Mobile broadband marketing term for wireless Internet access through a portable modem, USB wireless modem, or a tablet/smartphone or other mobile device

Mobile broadband is the marketing term for wireless Internet access through a portable modem, USB wireless modem, or a tablet/smartphone or other mobile device. The first wireless Internet access became available in 1991 as part of the second generation (2G) of mobile phone technology. Higher speeds became available in 2001 and 2006 as part of the third (3G) and fourth (4G) generations. In 2011, 90% of the world's population lived in areas with 2G coverage, while 45% lived in areas with 2G and 3G coverage. Mobile broadband uses the spectrum of 225 MHz to 3700 MHz.

Edholm's law, proposed by and named after Phil Edholm, refers to the observation that the three categories of telecommunication, namely wireless (mobile), nomadic and wired networks (fixed), are in lockstep and gradually converging. Edholm's law also holds that data rates for these telecommunications categories increase on similar exponential curves, with the slower rates trailing the faster ones by a predictable time lag. Edholm's law predicts that the bandwidth and data rates double every 18 months, which has proven to be true since the 1970s. The trend is evident in the cases of Internet, cellular (mobile), wireless LAN and wireless personal area networks.

Radio-frequency (RF) engineering is a subset of electronic engineering involving the application of transmission line, waveguide, antenna and electromagnetic field principles to the design and application of devices that produce or utilize signals within the radio band, the frequency range of about 20 kHz up to 300 GHz.

LDMOS is a planar double-diffused MOSFET used in amplifiers, including microwave power amplifiers, RF power amplifiers and audio power amplifiers. These transistors are often fabricated on p/p+ silicon epitaxial layers. The fabrication of LDMOS devices mostly involves various ion-implantation and subsequent annealing cycles. As an example, The drift region of this power MOSFET is fabricated using up to three ion implantation sequences in order to achieve the appropriate doping profile needed to withstand high electric fields.

RF module

An RF module is a (usually) small electronic device used to transmit and/or receive radio signals between two devices. In an embedded system it is often desirable to communicate with another device wirelessly. This wireless communication may be accomplished through optical communication or through radio-frequency (RF) communication. For many applications, the medium of choice is RF since it does not require line of sight. RF communications incorporate a transmitter and a receiver. They are of various types and ranges. Some can transmit up to 500 feet. RF modules are typically fabricated using RF CMOS technology.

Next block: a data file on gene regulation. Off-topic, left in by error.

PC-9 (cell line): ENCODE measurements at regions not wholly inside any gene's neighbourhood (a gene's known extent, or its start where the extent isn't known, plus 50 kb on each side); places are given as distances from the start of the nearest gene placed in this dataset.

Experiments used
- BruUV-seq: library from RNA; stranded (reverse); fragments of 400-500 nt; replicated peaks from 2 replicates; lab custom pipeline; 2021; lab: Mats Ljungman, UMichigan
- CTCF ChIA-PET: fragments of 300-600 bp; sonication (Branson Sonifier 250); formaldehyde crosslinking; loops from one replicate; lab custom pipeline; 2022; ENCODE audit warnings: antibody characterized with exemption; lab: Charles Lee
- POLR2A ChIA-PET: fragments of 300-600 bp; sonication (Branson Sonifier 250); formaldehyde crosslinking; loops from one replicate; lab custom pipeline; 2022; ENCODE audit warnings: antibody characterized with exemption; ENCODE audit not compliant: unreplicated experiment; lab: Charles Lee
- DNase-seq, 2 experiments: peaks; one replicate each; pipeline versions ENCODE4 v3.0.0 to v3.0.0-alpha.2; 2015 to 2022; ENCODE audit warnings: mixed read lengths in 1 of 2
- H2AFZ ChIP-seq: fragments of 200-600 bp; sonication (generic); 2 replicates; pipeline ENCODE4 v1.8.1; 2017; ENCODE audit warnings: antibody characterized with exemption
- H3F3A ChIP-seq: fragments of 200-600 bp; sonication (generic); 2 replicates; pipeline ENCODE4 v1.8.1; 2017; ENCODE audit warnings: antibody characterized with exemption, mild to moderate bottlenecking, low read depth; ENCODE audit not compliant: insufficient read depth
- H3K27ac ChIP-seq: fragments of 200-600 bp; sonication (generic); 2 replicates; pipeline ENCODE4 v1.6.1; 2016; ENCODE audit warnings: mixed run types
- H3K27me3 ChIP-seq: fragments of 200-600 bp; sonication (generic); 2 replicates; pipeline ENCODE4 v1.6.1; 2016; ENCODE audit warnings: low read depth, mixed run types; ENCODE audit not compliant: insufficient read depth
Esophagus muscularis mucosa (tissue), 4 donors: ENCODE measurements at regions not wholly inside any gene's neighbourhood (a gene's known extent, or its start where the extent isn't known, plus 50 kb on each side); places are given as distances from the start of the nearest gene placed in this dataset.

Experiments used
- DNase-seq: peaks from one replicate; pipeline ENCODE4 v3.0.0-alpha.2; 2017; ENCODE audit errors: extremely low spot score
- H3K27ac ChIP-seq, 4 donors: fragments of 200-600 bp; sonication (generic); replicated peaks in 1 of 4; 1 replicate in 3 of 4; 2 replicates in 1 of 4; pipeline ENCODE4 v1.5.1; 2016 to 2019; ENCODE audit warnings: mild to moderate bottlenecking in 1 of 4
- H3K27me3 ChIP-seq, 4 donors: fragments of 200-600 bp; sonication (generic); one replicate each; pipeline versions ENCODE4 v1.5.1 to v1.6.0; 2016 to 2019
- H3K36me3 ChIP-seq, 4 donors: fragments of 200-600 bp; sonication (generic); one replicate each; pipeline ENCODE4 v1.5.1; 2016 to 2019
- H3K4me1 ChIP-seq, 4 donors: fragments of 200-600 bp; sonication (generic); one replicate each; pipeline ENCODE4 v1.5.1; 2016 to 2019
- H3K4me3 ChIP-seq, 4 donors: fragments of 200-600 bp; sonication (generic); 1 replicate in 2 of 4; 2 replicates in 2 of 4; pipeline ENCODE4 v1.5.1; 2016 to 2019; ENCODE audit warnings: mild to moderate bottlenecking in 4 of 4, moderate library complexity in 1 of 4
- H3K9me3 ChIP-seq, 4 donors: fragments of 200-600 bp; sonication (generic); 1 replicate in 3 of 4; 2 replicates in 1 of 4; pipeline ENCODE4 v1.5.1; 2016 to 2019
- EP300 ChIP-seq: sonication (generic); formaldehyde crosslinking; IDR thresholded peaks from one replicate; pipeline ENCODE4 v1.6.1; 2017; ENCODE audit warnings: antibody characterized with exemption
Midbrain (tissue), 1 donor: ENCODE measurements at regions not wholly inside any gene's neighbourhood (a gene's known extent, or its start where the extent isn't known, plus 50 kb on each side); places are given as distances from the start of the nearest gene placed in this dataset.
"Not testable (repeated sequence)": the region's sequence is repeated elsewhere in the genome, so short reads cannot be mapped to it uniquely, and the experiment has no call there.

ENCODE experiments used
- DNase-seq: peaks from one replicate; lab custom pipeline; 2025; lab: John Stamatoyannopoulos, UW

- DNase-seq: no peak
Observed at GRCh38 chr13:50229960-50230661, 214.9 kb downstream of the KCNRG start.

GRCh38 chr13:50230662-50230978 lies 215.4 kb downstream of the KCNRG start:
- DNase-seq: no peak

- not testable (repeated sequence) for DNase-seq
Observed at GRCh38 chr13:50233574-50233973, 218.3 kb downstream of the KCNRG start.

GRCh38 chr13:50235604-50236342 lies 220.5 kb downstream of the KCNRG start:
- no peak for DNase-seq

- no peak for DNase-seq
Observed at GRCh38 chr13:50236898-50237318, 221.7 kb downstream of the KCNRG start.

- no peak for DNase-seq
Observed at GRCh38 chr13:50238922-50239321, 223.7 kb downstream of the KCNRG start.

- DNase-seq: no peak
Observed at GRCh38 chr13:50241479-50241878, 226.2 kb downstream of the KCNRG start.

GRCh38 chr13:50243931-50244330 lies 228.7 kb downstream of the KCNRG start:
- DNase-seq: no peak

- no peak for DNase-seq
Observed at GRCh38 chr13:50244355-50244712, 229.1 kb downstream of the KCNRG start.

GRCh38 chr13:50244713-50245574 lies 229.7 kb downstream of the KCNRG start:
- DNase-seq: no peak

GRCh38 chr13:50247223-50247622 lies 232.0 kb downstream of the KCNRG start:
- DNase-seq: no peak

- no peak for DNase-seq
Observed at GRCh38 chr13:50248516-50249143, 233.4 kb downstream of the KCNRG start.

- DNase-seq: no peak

Telecommunication Transmission of information between locations using electromagnetic technology

Telecommunication is the transmission of information by various types of technologies over wire, radio, optical or other electromagnetic systems. It has its origin in the desire of humans for communication over a distance greater than that feasible with the human voice, but with a similar scale of expediency; thus, slow systems are excluded from the field.

RF CMOS is a metal–oxide–semiconductor (MOS) integrated circuit (IC) technology that integrates radio-frequency (RF), analog and digital electronics on a mixed-signal CMOS RF circuit chip. It is widely used in modern wireless telecommunications, such as cellular networks, Bluetooth, Wi-Fi, GPS receivers, broadcasting, vehicular communication systems, and the radio transceivers in all modern mobile phones and wireless networking devices. RF CMOS technology was pioneered by Pakistani engineer Asad Ali Abidi at UCLA during the late 1980s to early 1990s, and helped bring about the wireless revolution with the introduction of digital signal processing in wireless communications.

MOSFET applications Wikimedia list article

The metal–oxide–semiconductor field-effect transistor (MOSFET, MOS-FET, or MOS FET), also known as the metal–oxide–silicon transistor (MOS transistor, or MOS), is a type of insulated-gate field-effect transistor (IGFET) that is fabricated by the controlled oxidation of a semiconductor, typically silicon. The voltage of the covered gate determines the electrical conductivity of the device; this ability to change conductivity with the amount of applied voltage can be used for amplifying or switching electronic signals. The MOSFET was invented by Egyptian engineer Mohamed M. Atalla and Korean engineer Dawon Kahng at Bell Labs in 1959. It is the basic building block of modern electronics, and the most frequently manufactured device in history, with an estimated total of 13 sextillion (1.3 × 1022) MOSFETs manufactured between 1960 and 2018.

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Further reading